Rattle snake avoidance training


Veteran member
Aug 14, 2014
Our vet does not recommend it. He also said the vaccines are not very effective and only give peace of mind to dog owners.

METHODS – The ‘clinicians’ drag a dog up to a de-fanged prairie rattlesnake, even if the dog is naturally trying to avoid the snake, they will take it up close anyway. Then they give a harsh, heavy, and punishing electric shock to the dog, that most of the time lifts them off the ground screaming. It is so violent and traumatic that many dogs never recover. NOT TO MENTION, the dogs standing in line watching this, and trying to get away, are restrained and made to watch and experience the horror, as they wait in line for their turn.
Then, many of these ‘clinicians’ will take the snake, and place it on a dogs back, and shock the hell out of the dog again, all the while the dog is trying to avoid everything.
To state this another way, so there is no confusion for those that might be slightly desensitized to hearing about this, the electric shock is not used politely or with any care. It is an excessive amount of electricity for a prolonged period, delivered to the dogs neck, to purposefully cause great pain and excessive fear. And most dogs don’t even know why.
Another method is to have a small trail system, and around every corner is a de-fanged snake either in a cage or tied to a post. With a dog on leash and an electric shock collar around their neck, the ‘clinician’ will walk the dog down what seems like a nice trail, and then gives them a severe and punishing HIGH level shock as soon as the flag or cage appears. It doesn’t matter if the dog didn’t see it, didn’t acknowledge it, or was already trying to avoid it. This goes on and on through the little trail system, at every turn. The ‘little trail of horrors’. I have never seen a dog who ever recovered from this type of training, and most dogs remained fearful and did not trust new environments. Many of these dogs remain highly reactive to men after being handled by the ‘clinicians’. No surprise there.
The dogs are being corrected and punished for something, most of the time they are either trying to avoid, or were unaware of.
To say this is over kill would be an understatement. Most dogs, most mammals, have a primal instinct to avoid reptiles. I know that during the past forty years hiking with my dogs, I have never had a single one of my dogs ever go to investigate a snake, and we have come across enough for me to notice their reactions.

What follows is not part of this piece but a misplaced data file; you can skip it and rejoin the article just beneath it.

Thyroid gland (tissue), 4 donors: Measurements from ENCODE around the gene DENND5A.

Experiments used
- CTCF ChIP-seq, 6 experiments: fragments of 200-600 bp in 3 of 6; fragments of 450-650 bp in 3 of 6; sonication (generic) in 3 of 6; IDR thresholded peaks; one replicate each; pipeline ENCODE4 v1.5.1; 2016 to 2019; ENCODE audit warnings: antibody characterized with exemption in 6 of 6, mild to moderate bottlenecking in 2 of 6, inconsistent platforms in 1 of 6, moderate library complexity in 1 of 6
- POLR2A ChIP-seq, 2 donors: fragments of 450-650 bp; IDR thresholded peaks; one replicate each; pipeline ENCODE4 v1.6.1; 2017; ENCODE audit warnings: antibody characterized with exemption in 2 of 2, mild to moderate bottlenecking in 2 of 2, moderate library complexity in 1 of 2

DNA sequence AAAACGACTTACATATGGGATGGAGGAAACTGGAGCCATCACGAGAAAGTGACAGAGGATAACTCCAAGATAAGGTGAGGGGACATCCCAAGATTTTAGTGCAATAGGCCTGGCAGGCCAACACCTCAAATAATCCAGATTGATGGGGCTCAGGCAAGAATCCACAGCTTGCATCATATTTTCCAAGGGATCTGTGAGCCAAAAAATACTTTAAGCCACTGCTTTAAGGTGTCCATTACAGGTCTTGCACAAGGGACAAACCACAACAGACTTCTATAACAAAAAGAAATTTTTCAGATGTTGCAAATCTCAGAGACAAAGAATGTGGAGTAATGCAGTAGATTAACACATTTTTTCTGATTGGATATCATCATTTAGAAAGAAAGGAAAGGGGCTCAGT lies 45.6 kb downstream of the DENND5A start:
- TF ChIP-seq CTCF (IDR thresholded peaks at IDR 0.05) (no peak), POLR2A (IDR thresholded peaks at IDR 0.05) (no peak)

Veteran member
Feb 28, 2011
Your description is so far from what went on its hard to imagine coming from you. Normally your input is well researched and educated. Copied from peta or save the coyotes websites?

Thanks for playing tho
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Active Member
Apr 23, 2013
I've had my dogs through it by three different providers. Never saw anything like that. I call BS on that. As for the vet not recommending the Vaccine, I would get a new vet. It is not an end all cure but could save your dogs life. It is only meant to slow the effects so you can get to the vet. I swear by the training. We have snakes all around the property here. Have shot two Rattle snakes this year. My dog went through the training two years ago and will take a long wide route around a snake now. I've watched her jump back from a bull snake as soon as she saw it. I also use the E collar on my dog to break bad habits like chasing deer and the like. My dog is like my kid. Most of the time I just have to vibrate it. Oh and I test it on my fingers before I put it on her.


Active Member
Jan 12, 2016
Our ... reactions.
Holy smokes! That exageration makes me wonder if that post was made jokingly.

This weekend I was with a dog who got bit on the nose by a rattler. Fortunately, the snake did not inject venom. We killed the snake, and I brought my dogs (separately) into the scent cone of the snake a few feet away. As soon as they showed interest in the scent, I stimulated them with the e-collar on a very high setting (an ecollar will not physically harm a dog, although it must be used properly to prevent behavioral problems). After two or three walks into the scent cone, my dogs would not go near the snake. My dogs, one in particular, were very interested in the snake prior to stimulation, so the idea that dogs naturally avoid reptiles is wrong. Dogs do not fear snakes.


New Member
Mar 6, 2019
My dog has been through the training twice and has had 2 years of vaccine. He is a high prey drive drahthaar and I think he now has an understanding that snakes are not his friend. If something goes wrong hunting, I will know I did all I could to prevent it. Pack Benadryl and know where vets are located if hunting in warm weather in snake country.